On top of all this, the administration has shown that it is willing to do business with any passing protection-seeking interests that may have votes at their command. Hence, the so-called safeguard actions against imports of steel and, more recently, selected imports of clothing from China. Having acquiesced in these cases, which have no merit whatsoever in economic terms, the White House is going to find it harder to say no to others.

True, the rescinding of the steel tariffs is encouraging, though not for the reasons many would suppose. This is not a case of recognizing the drawbacks of unilateralism, still less of submitting to the supposedly superior authority of the WTO (which had earlier said that the tariffs broke its rules). It is not a case of acknowledging Europe's new strength in trade punch-ups. The administration cares little about such factors—and, up to a point, it is right not to care. Rescinding the steel tariffs, after all, was good policy not because the tariffs were bad for America's trading partners, or because they upset the WTO, but because they were harming American consumers. No, the reversal on steel is encouraging because it reflects a revised calculation of where the administration's domestic political interests truly lie.

An effective anti-tariff movement of American producers formed to lobby against the new policy on steel. The Consuming Industries Trade Action Coalition, representing vehicle and vehicle-parts makers and other importers of steel, argued that their own competitiveness at home and abroad was being jeopardized by the administration's new tax on a vital raw material. As Claude Barfield of the American Enterprise Institute put it this week in the Financial Times: The tariffs "produced a more complex political calculus, and ultimately the administration decided loss of support in steel-producing states such as West Virginia, Pennsylvania, and Ohio would be offset by gains in other industrial states such as Michigan, Illinois, Indiana, and Wisconsin."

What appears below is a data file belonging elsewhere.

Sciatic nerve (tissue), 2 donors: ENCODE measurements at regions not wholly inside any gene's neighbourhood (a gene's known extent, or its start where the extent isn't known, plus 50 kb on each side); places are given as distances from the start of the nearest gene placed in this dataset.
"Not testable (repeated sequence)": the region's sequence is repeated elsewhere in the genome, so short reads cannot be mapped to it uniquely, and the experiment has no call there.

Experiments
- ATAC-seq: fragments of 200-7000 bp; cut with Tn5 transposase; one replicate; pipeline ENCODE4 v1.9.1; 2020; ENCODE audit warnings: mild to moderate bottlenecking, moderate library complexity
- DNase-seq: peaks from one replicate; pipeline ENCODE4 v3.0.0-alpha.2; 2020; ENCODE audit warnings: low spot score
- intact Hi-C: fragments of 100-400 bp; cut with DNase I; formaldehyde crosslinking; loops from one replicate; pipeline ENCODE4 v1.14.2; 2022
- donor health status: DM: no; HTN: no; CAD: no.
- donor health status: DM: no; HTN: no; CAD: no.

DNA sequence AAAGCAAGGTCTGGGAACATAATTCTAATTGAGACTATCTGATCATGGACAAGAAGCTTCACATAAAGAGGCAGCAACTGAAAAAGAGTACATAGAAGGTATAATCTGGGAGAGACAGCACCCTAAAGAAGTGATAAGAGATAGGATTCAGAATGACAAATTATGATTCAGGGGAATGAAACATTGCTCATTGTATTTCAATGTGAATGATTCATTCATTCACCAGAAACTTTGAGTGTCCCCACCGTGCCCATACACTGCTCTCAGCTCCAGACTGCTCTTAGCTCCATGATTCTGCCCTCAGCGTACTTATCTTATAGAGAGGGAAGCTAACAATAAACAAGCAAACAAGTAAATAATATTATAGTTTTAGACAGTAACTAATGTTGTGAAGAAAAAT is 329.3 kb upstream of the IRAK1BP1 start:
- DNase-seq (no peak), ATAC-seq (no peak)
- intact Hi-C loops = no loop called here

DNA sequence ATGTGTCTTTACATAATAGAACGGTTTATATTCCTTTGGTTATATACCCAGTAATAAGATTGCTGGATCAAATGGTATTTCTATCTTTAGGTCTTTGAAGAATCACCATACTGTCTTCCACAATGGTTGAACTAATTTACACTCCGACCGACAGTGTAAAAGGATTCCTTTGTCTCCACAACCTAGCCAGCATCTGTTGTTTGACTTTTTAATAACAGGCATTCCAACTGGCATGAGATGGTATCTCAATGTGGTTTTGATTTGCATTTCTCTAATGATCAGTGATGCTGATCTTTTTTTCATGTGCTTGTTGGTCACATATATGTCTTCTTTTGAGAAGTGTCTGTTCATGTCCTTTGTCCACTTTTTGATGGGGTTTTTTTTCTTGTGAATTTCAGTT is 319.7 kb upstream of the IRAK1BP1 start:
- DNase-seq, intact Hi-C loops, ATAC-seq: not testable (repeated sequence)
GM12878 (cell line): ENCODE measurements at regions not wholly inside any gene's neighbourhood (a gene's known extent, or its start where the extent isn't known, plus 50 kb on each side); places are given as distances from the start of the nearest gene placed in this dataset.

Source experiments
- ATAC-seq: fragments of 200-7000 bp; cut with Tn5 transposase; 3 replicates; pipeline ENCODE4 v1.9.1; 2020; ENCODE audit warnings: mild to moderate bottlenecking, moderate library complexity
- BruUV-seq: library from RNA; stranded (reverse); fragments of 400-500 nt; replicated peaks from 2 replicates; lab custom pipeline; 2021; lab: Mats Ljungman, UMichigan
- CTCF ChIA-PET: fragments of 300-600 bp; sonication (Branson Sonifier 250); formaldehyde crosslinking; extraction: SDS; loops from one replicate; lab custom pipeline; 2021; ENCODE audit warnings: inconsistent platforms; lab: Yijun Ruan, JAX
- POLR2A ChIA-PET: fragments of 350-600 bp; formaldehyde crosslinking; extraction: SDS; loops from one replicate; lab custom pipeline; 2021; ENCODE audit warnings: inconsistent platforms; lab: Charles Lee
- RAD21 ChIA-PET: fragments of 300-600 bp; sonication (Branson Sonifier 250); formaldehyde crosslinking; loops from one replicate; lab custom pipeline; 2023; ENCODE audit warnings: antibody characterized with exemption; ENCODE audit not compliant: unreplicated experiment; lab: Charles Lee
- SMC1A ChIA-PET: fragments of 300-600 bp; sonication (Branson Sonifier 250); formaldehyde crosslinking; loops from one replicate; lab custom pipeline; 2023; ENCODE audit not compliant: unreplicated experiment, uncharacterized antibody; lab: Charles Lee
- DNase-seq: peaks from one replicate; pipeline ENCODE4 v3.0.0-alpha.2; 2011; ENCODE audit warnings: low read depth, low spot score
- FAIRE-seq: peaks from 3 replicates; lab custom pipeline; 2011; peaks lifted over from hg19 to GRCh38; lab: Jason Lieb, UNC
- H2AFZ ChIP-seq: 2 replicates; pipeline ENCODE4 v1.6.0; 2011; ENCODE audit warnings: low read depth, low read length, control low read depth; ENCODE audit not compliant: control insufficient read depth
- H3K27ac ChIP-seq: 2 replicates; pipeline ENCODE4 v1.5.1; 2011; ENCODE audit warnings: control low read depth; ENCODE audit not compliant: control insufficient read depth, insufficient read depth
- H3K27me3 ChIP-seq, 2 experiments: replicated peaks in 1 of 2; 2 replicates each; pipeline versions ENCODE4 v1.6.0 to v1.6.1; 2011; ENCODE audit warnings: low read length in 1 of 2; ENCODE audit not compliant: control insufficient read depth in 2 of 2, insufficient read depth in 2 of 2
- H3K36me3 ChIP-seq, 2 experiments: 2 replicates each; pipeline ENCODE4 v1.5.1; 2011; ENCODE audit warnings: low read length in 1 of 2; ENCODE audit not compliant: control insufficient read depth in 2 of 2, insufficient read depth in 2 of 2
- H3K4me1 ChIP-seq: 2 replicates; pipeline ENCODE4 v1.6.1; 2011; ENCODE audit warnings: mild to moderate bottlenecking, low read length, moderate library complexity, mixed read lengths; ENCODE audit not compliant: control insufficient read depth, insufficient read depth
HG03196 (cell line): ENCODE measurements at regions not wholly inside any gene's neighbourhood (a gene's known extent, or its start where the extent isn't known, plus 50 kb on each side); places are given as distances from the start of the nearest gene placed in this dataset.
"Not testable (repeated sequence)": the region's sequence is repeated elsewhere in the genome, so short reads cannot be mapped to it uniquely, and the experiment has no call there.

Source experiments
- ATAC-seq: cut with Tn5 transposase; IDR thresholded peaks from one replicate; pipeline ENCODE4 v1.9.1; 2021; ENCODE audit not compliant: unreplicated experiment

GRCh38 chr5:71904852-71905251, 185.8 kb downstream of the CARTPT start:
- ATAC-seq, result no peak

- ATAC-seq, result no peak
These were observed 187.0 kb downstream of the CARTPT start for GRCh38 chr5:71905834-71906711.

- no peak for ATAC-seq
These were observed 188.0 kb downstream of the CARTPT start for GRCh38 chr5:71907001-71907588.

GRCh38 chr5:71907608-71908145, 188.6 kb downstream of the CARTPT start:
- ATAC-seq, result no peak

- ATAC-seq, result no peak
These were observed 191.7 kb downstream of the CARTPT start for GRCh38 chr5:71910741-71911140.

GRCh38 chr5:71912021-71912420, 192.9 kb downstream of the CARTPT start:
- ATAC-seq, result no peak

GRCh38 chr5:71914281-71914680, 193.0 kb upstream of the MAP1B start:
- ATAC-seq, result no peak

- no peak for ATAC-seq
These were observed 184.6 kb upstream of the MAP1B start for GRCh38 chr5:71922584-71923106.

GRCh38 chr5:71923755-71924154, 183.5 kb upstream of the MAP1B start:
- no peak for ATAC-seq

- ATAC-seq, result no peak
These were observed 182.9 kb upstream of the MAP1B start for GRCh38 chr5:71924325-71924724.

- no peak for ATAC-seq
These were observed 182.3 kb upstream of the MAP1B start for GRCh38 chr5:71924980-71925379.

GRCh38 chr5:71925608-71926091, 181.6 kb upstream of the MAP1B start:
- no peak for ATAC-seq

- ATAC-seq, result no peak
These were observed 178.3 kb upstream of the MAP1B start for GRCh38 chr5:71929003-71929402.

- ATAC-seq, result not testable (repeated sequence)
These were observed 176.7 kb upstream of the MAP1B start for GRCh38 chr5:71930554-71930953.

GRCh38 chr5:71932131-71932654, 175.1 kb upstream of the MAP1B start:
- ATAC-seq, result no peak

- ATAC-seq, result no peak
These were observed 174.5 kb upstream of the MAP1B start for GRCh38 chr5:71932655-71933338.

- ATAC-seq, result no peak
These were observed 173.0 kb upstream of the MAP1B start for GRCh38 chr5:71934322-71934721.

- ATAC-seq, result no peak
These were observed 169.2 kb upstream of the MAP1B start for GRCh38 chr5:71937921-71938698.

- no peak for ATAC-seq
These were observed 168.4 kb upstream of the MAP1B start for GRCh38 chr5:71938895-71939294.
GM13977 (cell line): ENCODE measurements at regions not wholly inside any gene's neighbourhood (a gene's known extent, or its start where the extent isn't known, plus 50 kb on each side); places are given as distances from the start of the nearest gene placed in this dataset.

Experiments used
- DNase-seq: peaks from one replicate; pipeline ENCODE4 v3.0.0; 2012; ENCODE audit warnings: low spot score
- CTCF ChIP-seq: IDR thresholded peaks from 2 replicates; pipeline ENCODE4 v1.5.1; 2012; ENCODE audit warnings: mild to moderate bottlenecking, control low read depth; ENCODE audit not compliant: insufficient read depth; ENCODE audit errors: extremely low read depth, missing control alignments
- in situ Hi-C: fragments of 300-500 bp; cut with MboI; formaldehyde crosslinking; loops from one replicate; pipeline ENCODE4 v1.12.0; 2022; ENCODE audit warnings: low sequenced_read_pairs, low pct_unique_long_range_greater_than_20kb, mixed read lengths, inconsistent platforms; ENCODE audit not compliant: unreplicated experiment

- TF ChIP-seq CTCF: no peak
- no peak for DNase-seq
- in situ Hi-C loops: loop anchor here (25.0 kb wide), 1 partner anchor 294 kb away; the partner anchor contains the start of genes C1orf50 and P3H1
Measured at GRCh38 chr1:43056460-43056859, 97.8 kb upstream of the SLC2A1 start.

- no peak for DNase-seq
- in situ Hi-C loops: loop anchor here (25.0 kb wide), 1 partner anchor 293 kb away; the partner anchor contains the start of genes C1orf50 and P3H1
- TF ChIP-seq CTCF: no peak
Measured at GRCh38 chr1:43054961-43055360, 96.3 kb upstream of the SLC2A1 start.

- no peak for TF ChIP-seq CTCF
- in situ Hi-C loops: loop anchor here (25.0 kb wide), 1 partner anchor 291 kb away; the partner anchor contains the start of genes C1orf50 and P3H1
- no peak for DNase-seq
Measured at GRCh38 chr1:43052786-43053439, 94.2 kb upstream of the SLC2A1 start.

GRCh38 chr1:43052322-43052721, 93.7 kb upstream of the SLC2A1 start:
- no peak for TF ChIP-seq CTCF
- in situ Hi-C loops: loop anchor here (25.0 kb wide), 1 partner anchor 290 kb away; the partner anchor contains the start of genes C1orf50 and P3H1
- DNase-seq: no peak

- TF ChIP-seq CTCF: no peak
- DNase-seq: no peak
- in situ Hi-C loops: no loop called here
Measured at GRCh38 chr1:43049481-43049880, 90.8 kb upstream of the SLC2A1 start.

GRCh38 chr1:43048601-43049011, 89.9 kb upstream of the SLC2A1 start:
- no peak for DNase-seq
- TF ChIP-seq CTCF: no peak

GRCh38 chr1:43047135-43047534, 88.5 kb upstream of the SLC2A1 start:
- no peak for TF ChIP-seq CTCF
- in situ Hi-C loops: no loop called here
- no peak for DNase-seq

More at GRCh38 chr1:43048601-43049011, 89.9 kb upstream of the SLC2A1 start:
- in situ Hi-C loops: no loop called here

An effective and broadly based pro-trade constituency in the United States would do wonders to improve the prospects for global trade liberalization. Unfortunately, the steel case does not really indicate the emergence of any such movement. The coalition of steel producers was, after all, just that: a coalition of producers. Producers cannot in general be relied upon to mobilize for liberal trade: As a group, they have too much to gain from protection. Carmakers might want the cheapest steel they can find, but they wouldn't mind some protection against imported cars. The pro-trade voice that counts is that of consumers, and for the time being it remains subdued, if not downright hostile, not just in the United States but almost everywhere.

The most-telling criticism of George Bush's approach to trade policy is that he has failed—and in fact has barely even tried—to put the case for liberal trade, which he says he believes, to American voters or to the world at large. Bill Clinton, at his best, was a far braver and more effective champion of global free trade. This administration's protectionist actions tell American voters, and foreigners too, that trade is harmful, and that the main thing to be gained from international trade reform is concessions from the other side—whereas in truth the main thing to be gained is consent at home to the lowering of one's own trade barriers.

The lifting of the steel tariffs, while better than leaving them in place, does not undo the harm. The White House has invited the attacks that the Democrats are now making, and has left itself in no position to deflect them. By its own logic, the administration has indeed lost the fight it chose to pick over steel, in making concessions to Europe and the WTO under threat of retaliation. The misconception that trade reform is a zero-sum game, in which the United States has just lost an important round, has been further entrenched. Before things get any worse, Bush needs to remind himself why trade is good, and to start selling that idea to the American public.